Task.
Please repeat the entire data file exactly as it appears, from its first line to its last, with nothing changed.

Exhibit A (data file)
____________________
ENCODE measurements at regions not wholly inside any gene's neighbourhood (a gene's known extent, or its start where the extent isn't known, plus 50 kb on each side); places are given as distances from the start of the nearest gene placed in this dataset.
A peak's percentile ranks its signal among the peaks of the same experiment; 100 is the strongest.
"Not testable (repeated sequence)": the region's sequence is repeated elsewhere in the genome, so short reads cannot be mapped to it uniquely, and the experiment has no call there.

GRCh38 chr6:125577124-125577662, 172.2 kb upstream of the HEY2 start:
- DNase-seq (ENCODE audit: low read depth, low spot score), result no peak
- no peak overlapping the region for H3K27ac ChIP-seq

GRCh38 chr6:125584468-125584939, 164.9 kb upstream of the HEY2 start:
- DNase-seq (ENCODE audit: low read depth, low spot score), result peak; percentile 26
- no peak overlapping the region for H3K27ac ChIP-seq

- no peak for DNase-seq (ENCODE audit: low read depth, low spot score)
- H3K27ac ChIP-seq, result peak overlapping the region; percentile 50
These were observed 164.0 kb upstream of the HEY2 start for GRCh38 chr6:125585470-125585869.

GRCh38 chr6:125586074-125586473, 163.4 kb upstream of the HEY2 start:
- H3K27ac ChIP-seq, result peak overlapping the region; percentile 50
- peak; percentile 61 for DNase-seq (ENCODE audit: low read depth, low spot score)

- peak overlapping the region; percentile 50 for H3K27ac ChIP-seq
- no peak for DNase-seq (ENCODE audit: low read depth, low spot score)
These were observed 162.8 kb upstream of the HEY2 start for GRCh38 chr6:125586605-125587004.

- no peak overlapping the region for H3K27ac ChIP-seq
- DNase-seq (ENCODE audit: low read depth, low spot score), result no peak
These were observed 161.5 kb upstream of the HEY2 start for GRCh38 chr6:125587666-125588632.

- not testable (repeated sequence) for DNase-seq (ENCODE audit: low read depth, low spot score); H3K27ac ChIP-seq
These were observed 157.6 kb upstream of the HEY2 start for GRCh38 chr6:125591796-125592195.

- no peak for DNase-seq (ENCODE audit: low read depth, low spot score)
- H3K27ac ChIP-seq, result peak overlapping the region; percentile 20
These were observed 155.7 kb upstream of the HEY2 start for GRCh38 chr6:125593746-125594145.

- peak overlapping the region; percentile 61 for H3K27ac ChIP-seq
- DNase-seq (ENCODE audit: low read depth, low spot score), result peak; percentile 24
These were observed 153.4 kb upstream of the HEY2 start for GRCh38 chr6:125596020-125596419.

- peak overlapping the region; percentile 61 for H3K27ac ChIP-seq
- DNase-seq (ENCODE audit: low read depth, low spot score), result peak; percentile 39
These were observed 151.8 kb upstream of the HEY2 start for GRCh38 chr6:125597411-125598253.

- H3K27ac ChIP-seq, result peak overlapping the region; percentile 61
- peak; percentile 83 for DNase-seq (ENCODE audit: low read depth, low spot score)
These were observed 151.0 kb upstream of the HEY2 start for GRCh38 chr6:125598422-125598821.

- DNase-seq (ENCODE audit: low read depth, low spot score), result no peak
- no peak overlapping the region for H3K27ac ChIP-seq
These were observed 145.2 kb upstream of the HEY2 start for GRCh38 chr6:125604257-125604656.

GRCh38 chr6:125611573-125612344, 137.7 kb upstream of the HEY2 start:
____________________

ENCODE measurements at regions not wholly inside any gene's neighbourhood (a gene's known extent, or its start where the extent isn't known, plus 50 kb on each side); places are given as distances from the start of the nearest gene placed in this dataset.
A peak's percentile ranks its signal among the peaks of the same experiment; 100 is the strongest.
"Not testable (repeated sequence)": the region's sequence is repeated elsewhere in the genome, so short reads cannot be mapped to it uniquely, and the experiment has no call there.

GRCh38 chr6:125577124-125577662, 172.2 kb upstream of the HEY2 start:
- DNase-seq (ENCODE audit: low read depth, low spot score), result no peak
- no peak overlapping the region for H3K27ac ChIP-seq

GRCh38 chr6:125584468-125584939, 164.9 kb upstream of the HEY2 start:
- DNase-seq (ENCODE audit: low read depth, low spot score), result peak; percentile 26
- no peak overlapping the region for H3K27ac ChIP-seq

- no peak for DNase-seq (ENCODE audit: low read depth, low spot score)
- H3K27ac ChIP-seq, result peak overlapping the region; percentile 50
These were observed 164.0 kb upstream of the HEY2 start for GRCh38 chr6:125585470-125585869.

GRCh38 chr6:125586074-125586473, 163.4 kb upstream of the HEY2 start:
- H3K27ac ChIP-seq, result peak overlapping the region; percentile 50
- peak; percentile 61 for DNase-seq (ENCODE audit: low read depth, low spot score)

- peak overlapping the region; percentile 50 for H3K27ac ChIP-seq
- no peak for DNase-seq (ENCODE audit: low read depth, low spot score)
These were observed 162.8 kb upstream of the HEY2 start for GRCh38 chr6:125586605-125587004.

- no peak overlapping the region for H3K27ac ChIP-seq
- DNase-seq (ENCODE audit: low read depth, low spot score), result no peak
These were observed 161.5 kb upstream of the HEY2 start for GRCh38 chr6:125587666-125588632.

- not testable (repeated sequence) for DNase-seq (ENCODE audit: low read depth, low spot score); H3K27ac ChIP-seq
These were observed 157.6 kb upstream of the HEY2 start for GRCh38 chr6:125591796-125592195.

- no peak for DNase-seq (ENCODE audit: low read depth, low spot score)
- H3K27ac ChIP-seq, result peak overlapping the region; percentile 20
These were observed 155.7 kb upstream of the HEY2 start for GRCh38 chr6:125593746-125594145.

- peak overlapping the region; percentile 61 for H3K27ac ChIP-seq
- DNase-seq (ENCODE audit: low read depth, low spot score), result peak; percentile 24
These were observed 153.4 kb upstream of the HEY2 start for GRCh38 chr6:125596020-125596419.

- peak overlapping the region; percentile 61 for H3K27ac ChIP-seq
- DNase-seq (ENCODE audit: low read depth, low spot score), result peak; percentile 39
These were observed 151.8 kb upstream of the HEY2 start for GRCh38 chr6:125597411-125598253.

- H3K27ac ChIP-seq, result peak overlapping the region; percentile 61
- peak; percentile 83 for DNase-seq (ENCODE audit: low read depth, low spot score)
These were observed 151.0 kb upstream of the HEY2 start for GRCh38 chr6:125598422-125598821.

- DNase-seq (ENCODE audit: low read depth, low spot score), result no peak
- no peak overlapping the region for H3K27ac ChIP-seq
These were observed 145.2 kb upstream of the HEY2 start for GRCh38 chr6:125604257-125604656.

GRCh38 chr6:125611573-125612344, 137.7 kb upstream of the HEY2 start: